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tahallium
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[*] posted on 28-2-2020 at 17:36
I'm scared


I'm really sorry but please I need to post this
I opened a lead-acid car battery last week and I used a kitchen axe to open the battery I didn't remember if I touched the lead with it or not but my stupid sister used the axe for cutting an omelette and I'm really angry cuz she didn't even wash it what should I do? I took a blood test but it's just about the red blood cells and anemia and I was okay
How can I know if we're poisoned

[Edited on 29-2-2020 by tahallium]
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[*] posted on 28-2-2020 at 17:49


A lethal dose of lead is about 450 mg/kg body weight. So multiple that out for you and your family and think about how much lead that is that would have needed to have been stuck to your axe, then have been transferred to you food. I think you should also be angry at yourself for using kitchen utensils for chemistry. Most important lesson here is make some changes so that you have clear separation between your hobby and dinner plate.
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[*] posted on 28-2-2020 at 17:54


It is unlikely that whatever lead residue resided on the axe would be dangerous. However you should watch out for symptoms of lead poisoning in the next few months.

https://www.mayoclinic.org/diseases-conditions/lead-poisonin...

If any symptoms show up, get medical attention immediately

Additionally you should always ensure laboratory equipment is kept away from food and drink and inform anyone who might even has a fraction of a chance to accidentally use it.

[Edited on 29-2-2020 by Tacticalnuke101]

[Edited on 29-2-2020 by Tacticalnuke101]

[Edited on 29-2-2020 by Tacticalnuke101]

[Edited on 29-2-2020 by Tacticalnuke101]

[Edited on 29-2-2020 by Tacticalnuke101]
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tahallium
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[*] posted on 28-2-2020 at 18:08


I'm really sorry I know what I did was wrong and I'm scared if there's arsenic or thallium or cadmium not just lead the axe btw doesn't have Sharp edges I'm just so nervous right now
Can I give everyone EDTA?

[Edited on 29-2-2020 by tahallium]
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[*] posted on 28-2-2020 at 18:42


Quote: Originally posted by tahallium  
I'm really sorry I know what I did was wrong and I'm scared if there's arsenic or thallium or cadmium not just lead the axe btw doesn't have Sharp edges I'm just so nervous right now
Can I give everyone EDTA?

[Edited on 29-2-2020 by tahallium]

Although it was stupid to use kitchen tools, its even stupider to panic. You arent helping yourself by doing that. Besides, you will probably be fine anyways.




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[*] posted on 28-2-2020 at 18:51


First of all... kitchen axe? You know what, no, never mind.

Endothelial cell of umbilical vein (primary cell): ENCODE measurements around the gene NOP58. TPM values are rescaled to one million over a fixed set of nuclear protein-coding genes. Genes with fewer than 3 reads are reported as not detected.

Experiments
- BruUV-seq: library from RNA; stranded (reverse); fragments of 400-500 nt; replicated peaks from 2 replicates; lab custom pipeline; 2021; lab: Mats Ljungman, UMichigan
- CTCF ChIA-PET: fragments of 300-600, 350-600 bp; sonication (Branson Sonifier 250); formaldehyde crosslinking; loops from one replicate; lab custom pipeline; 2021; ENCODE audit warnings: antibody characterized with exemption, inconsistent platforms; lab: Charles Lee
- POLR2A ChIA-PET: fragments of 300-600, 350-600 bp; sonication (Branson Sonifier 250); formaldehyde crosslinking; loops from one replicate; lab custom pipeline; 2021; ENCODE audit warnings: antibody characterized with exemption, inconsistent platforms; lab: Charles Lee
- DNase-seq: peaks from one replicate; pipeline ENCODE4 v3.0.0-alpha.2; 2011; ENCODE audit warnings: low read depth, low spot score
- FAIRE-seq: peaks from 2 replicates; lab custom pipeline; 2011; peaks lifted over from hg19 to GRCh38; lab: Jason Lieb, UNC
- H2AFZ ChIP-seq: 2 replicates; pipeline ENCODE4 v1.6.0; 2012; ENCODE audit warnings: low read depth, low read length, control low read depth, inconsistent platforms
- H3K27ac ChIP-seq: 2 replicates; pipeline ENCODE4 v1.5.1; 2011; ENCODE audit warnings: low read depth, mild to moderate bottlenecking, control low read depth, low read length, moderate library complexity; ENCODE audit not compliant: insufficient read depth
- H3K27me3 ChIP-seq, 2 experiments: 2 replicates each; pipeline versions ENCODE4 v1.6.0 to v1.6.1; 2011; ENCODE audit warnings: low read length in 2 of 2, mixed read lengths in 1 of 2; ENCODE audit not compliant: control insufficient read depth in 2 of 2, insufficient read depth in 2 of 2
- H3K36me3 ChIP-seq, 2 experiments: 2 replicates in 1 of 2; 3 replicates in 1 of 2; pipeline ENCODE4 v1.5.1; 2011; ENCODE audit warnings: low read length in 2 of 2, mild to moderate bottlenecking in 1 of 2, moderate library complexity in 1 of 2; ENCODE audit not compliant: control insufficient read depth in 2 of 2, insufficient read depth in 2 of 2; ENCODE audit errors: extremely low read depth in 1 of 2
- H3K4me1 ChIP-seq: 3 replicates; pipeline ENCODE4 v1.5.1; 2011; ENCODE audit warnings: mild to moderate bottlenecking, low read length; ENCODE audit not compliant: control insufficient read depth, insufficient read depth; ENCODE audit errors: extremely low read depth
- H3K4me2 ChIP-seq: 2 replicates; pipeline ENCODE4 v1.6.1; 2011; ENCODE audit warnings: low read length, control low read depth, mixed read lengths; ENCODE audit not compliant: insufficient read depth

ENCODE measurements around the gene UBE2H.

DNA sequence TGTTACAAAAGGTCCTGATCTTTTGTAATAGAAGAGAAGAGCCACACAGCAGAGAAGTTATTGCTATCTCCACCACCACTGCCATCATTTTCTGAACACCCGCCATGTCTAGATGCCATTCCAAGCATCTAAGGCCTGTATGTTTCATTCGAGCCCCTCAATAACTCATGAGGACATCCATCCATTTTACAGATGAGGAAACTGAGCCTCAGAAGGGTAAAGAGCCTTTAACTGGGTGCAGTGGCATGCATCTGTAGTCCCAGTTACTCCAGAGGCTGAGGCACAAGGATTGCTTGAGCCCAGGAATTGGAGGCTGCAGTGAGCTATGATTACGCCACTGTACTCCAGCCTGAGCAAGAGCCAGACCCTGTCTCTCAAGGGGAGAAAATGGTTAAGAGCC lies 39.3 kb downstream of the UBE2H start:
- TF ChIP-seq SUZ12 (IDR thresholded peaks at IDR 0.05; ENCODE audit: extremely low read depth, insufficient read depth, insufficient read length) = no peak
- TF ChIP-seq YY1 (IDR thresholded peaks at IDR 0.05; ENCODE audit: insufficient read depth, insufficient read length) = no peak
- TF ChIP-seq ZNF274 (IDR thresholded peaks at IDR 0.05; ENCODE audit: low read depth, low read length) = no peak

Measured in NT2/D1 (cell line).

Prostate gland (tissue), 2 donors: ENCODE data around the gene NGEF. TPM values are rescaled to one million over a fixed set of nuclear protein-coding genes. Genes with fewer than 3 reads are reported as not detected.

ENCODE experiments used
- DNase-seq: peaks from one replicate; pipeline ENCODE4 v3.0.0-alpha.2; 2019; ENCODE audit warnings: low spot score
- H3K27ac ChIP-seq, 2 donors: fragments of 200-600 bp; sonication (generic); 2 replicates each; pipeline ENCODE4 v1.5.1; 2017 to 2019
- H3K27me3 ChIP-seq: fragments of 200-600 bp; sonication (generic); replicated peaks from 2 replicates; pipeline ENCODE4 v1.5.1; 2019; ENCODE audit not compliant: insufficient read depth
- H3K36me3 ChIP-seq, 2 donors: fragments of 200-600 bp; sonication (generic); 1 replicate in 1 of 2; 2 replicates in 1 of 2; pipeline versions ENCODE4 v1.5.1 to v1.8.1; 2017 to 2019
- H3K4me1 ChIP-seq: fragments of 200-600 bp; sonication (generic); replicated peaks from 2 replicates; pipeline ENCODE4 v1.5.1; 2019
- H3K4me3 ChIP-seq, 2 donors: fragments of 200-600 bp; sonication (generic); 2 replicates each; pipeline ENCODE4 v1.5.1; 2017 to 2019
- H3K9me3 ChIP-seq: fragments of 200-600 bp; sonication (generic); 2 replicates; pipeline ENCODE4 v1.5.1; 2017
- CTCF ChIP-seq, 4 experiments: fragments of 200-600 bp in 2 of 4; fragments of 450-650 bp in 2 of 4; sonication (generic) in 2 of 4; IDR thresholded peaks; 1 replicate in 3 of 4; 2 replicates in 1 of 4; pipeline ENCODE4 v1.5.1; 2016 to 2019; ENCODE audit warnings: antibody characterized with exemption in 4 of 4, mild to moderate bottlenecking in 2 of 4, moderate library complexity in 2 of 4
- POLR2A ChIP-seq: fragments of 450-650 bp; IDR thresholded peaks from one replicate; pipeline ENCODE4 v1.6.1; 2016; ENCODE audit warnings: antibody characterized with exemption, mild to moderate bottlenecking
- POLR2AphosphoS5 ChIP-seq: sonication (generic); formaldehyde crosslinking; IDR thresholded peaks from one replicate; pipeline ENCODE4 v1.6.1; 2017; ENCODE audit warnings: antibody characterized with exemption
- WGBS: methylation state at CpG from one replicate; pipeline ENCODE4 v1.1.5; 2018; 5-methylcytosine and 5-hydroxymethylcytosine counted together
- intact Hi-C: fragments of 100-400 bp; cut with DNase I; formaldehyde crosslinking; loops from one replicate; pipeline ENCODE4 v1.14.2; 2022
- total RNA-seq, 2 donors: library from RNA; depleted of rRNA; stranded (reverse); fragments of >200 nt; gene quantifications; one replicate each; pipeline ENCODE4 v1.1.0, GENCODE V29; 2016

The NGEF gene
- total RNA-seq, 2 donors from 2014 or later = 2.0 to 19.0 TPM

As others have pointed out, there wouldn’t be enough lead transferred even in the worst case scenario for it to be harmful. I wouldn’t worry about it. Don’t go eating EDTA or giving it to your family. Given your obvious incompetence with chemicals you’d probably just hurt yourself somehow.

Seems like the only condition you have is chemical hypochondria, based on everything you’ve posted so far between this thread and the other one, where clearly the multiple assurances that you received about there not being any arsenic in car batteries hasn’t sunk in at all.

Based on your username, your current mood, and your posts so far, it looks like you are overly interested in the most toxic elements and you’re pretending to be afraid when really you relish the “thrill” of potentially exposing yourself, and the attention that it can get you here.

If you want to prove that you actually care about chemistry, ditch the car battery and learn to work with some more benign compounds like those of copper and iron before you touch anything with lead in it again.




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[*] posted on 28-2-2020 at 19:08


Lead acetate used to be used by the Romans to sweeten wine. Dumb idea with what we know now but it wasn't instant death either.

I avoid working with lead and I take precautions when I do. But I am not scared of it either.

Tex is right. Until you get you skill and knowledge levels up, you should try a different beginner project. If only for your sanity rather than to mitigate any actual risk. Copper is a wonderful start and a lot more interesting than lead too. Or get hold of some Al powder and try your hand at some thermite reactions like I did. Maybe do some electrolysis. I made my own sulfuric acid for a year. Or switch to a carbon zinc batter and make it a challenge to isolate as many pure compounds as you can from it. Or disassemble some fireworks and isolate the components. Or distill some hardware store products for solvents. Or isolate acetylsalicylic acid from aspirin. Ir perform extractions on plant materials. Or create and test your own indicators from fruits, vegetables and flowers. Or just about anything except savaging a car battery with kitchen utensils.